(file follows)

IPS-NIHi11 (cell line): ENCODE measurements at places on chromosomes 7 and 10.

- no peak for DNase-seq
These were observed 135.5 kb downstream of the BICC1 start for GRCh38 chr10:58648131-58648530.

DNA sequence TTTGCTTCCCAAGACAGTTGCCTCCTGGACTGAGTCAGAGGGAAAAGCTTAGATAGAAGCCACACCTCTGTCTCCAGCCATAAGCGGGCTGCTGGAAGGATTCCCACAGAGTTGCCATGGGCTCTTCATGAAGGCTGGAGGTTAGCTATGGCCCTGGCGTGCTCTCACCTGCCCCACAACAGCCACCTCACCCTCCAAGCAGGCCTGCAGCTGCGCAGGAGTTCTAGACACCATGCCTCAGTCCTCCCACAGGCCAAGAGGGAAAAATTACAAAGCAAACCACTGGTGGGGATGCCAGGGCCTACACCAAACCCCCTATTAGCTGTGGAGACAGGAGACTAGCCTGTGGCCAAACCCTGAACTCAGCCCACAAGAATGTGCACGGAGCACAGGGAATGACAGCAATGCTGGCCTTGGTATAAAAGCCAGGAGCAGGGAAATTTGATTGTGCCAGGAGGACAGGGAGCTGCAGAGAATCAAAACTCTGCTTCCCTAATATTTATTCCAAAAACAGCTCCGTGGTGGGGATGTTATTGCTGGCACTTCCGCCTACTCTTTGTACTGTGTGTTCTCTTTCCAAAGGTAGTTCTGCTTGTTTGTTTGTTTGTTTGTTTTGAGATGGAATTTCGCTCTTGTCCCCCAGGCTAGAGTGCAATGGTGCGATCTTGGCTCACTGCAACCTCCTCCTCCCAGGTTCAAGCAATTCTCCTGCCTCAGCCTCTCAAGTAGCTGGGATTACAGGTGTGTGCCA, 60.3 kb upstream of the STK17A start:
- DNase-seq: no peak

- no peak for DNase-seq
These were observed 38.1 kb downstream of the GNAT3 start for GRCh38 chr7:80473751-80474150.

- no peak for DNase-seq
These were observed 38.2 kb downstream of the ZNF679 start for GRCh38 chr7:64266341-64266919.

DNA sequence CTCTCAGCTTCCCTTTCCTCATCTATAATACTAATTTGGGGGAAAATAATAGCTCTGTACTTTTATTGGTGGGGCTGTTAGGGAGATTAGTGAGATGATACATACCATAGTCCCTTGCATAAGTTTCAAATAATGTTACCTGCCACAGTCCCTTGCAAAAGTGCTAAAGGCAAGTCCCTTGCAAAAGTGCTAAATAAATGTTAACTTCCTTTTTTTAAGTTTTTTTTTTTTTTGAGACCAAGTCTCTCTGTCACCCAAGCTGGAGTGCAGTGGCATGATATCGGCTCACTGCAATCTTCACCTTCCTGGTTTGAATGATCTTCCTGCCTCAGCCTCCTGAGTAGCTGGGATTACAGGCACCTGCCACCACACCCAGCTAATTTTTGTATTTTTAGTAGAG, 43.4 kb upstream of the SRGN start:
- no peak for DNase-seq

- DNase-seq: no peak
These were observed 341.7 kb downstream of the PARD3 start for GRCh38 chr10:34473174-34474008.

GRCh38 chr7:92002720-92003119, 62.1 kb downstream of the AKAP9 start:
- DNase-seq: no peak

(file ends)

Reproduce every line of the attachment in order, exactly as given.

IPS-NIHi11 (cell line): ENCODE measurements at places on chromosomes 7 and 10.

- no peak for DNase-seq
These were observed 135.5 kb downstream of the BICC1 start for GRCh38 chr10:58648131-58648530.

DNA sequence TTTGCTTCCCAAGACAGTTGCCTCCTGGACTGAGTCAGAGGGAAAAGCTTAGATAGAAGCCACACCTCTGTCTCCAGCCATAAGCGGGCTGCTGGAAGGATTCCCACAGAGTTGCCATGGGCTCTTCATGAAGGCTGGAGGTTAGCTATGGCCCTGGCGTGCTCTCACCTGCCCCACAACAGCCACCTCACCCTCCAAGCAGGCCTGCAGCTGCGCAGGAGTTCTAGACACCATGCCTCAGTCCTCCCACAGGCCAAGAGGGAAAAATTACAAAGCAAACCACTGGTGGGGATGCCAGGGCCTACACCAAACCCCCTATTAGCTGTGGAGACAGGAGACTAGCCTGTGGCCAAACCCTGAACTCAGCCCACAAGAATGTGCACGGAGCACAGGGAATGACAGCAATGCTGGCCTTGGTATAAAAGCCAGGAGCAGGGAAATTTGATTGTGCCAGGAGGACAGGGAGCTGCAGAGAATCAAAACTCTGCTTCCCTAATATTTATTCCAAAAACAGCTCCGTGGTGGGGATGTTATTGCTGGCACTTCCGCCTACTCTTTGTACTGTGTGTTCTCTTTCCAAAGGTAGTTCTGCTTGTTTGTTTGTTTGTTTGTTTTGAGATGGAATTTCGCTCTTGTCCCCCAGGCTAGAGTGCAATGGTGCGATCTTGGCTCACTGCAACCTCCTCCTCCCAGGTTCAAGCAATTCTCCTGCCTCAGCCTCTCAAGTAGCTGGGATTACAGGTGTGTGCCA, 60.3 kb upstream of the STK17A start:
- DNase-seq: no peak

- no peak for DNase-seq
These were observed 38.1 kb downstream of the GNAT3 start for GRCh38 chr7:80473751-80474150.

- no peak for DNase-seq
These were observed 38.2 kb downstream of the ZNF679 start for GRCh38 chr7:64266341-64266919.

DNA sequence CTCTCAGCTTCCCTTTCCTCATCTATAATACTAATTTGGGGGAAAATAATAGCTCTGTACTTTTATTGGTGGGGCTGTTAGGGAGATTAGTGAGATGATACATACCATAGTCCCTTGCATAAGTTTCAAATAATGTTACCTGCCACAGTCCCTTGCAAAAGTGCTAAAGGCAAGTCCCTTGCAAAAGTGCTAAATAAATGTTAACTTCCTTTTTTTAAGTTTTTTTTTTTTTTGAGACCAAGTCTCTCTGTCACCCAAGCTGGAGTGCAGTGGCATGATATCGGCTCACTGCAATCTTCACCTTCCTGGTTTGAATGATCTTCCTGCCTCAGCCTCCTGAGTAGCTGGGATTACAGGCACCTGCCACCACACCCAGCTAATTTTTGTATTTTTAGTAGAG, 43.4 kb upstream of the SRGN start:
- no peak for DNase-seq

- DNase-seq: no peak
These were observed 341.7 kb downstream of the PARD3 start for GRCh38 chr10:34473174-34474008.

GRCh38 chr7:92002720-92003119, 62.1 kb downstream of the AKAP9 start:
- DNase-seq: no peak